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tv   The Colbert Report  Comedy Central  October 7, 2014 5:58pm-6:30pm PDT

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and no one will ever know. (chuckling) yeah. >> stephen: tonight, who is influencing the supreme court? fashionwise, i say drew ids. james mcpherson has a new book about confederate president jefferson davis or as i call him the lincoln of slavery. investigators found i.s.i.s. used ammunition from 21 different countries including china. oh, no! some of those pull et cetera might contain lead! this is "the colbert report"! (cheers and applause)
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captioning sponsored by comedy central (eagle caw) (cheers and applause) >> stephen: welcome to "the report." (audience chanting "stephen") (cheers and applause) >> stephen: well come to "the report"! good to have you with us! thank you so much for being here! nation, today is the first monday in october, the start of the supreme court's new session,
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and i am pumped to the gavels. it's like the start of football season, only, unlike the n.f.l., the players go to court. (laughter) and right here on day one, the court's already decided on a huge non-decision. >> the supreme court has said it will not hear any of the seven same-sex marriage cases that were filed over the summer. >> now the lower court rulings stand. >> in most of these jurisdictions now, same-sex marriage will be de facto legal. >> now we are in a situation where 30 states have same-sex marriage. approximately 60% of the american people live in a state with same-sex marriage. >> the momentum when you have that many people living in a world where same-sex marriage is legal makes it inevitable, it seems, that the rest of the country will follow. >> stephen: inevitable that the rest of the country will follow. well, i guess that's it.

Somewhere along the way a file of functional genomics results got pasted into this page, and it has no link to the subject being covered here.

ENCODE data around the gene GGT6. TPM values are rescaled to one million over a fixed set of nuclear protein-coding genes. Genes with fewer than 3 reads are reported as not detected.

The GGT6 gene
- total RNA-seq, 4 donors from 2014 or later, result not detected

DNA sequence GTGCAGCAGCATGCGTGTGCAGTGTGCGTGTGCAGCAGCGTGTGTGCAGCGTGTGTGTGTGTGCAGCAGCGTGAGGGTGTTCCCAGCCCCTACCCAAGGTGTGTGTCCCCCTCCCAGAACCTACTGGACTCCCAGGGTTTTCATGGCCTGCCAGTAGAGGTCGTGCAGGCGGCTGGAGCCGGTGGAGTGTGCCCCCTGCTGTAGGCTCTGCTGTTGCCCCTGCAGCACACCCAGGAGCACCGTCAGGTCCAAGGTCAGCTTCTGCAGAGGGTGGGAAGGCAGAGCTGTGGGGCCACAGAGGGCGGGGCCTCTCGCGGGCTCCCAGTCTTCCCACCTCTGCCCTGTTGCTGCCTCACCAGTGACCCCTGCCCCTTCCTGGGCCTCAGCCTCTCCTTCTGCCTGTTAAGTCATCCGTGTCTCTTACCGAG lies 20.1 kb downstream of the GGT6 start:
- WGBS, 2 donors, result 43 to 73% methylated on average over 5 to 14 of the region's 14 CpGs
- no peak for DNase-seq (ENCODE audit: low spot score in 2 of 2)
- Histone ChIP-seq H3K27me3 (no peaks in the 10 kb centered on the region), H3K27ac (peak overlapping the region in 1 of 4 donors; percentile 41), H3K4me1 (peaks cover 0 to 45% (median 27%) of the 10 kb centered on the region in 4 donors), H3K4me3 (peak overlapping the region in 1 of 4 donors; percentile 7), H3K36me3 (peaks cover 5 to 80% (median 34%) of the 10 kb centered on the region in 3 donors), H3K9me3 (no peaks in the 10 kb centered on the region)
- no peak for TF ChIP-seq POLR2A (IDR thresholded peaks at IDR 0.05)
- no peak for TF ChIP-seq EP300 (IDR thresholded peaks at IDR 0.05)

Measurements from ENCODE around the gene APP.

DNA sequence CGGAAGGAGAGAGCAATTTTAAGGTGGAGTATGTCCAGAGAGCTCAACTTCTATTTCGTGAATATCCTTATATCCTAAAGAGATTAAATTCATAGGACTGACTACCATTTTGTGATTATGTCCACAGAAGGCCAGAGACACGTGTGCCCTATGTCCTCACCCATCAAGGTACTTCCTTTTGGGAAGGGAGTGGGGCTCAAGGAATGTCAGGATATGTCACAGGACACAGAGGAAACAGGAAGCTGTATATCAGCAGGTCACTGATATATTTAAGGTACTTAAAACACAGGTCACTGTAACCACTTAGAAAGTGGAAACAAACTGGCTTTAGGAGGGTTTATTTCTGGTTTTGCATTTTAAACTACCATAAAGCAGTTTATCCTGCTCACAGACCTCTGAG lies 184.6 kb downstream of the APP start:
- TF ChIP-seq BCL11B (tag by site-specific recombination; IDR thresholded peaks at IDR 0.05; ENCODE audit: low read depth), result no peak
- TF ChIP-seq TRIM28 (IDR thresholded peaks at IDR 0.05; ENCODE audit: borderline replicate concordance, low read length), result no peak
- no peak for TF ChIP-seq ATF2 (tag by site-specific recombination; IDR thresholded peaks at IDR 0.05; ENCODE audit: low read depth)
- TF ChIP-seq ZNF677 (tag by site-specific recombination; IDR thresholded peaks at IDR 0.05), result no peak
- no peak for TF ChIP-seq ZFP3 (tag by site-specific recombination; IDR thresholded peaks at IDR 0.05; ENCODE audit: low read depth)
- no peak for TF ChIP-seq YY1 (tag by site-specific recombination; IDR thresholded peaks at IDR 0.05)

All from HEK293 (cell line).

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(laughter) i'd just like to thank my wife lorraine for 25 good years. (laughter) >> stephen: what can i say? we gave it a good shot, honey. and i was just about to get a photo of you. and i'd like to well come my new government-mandated life partner roger cornsworth. (laughter) rog and i are registered at restoration hardware. we're doing our entire living room in hammered stainless steel. (laughter) but for now, folks, let's talk about the cases that the court has graciously agreed to hear. specifically, how they will be arriving at their decisions. i read all about it in the virginia law review. i'm a long-time subscriber. i use it to hide my hustlers. the article was by william and mary school of law professor allison orr larsen.
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in it, allison, or larsen, i'm not sure which one it was, blows the lid off the supreme court's reliance on something called amicus curiae or friend-of-the-court briefs, informational documents written by third parties who are not involved in the situation, whose opinion was not sought, but still want some say in the decision. it's the legal equivalent of grandparents. (laughter) and you don't have to be some established expert to influence the court. for instance, in a 2013 decision, justice stephen g. breyer cited an amicus brief to establish that american libraries hold 200 million books that were published abroad... the figure came from a blog post. the blog has been discontinued. (laughter) so what if it's discontinued? i get all my legal research from cached geocities pages. from the 1990s! (laughter)
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that's how i know -- (cheers and applause) it's how i know it is my constitutional right to get jiggy wid gillian anderson. (laughter) and in carhart v. gonzales, justice kennedy wrote that women who get abortions can suffer severe depression and loss of esteem. quoting an amicus brief citing the work of dr. david reardon, who is an electrical engineer who holds a ph.d. in bioethics from an unaccredited and now non-existent school in hawaii. (laughter) (audience reacts) well, i say its lack of existence is irrelevant, and i have a doctorate in existential philosophy from the university of narnia online. (laughter) (cheering) and these are not isolated incidents, according to larsen. the number of amicus curiae briefs filed at the supreme court is at an all-time high.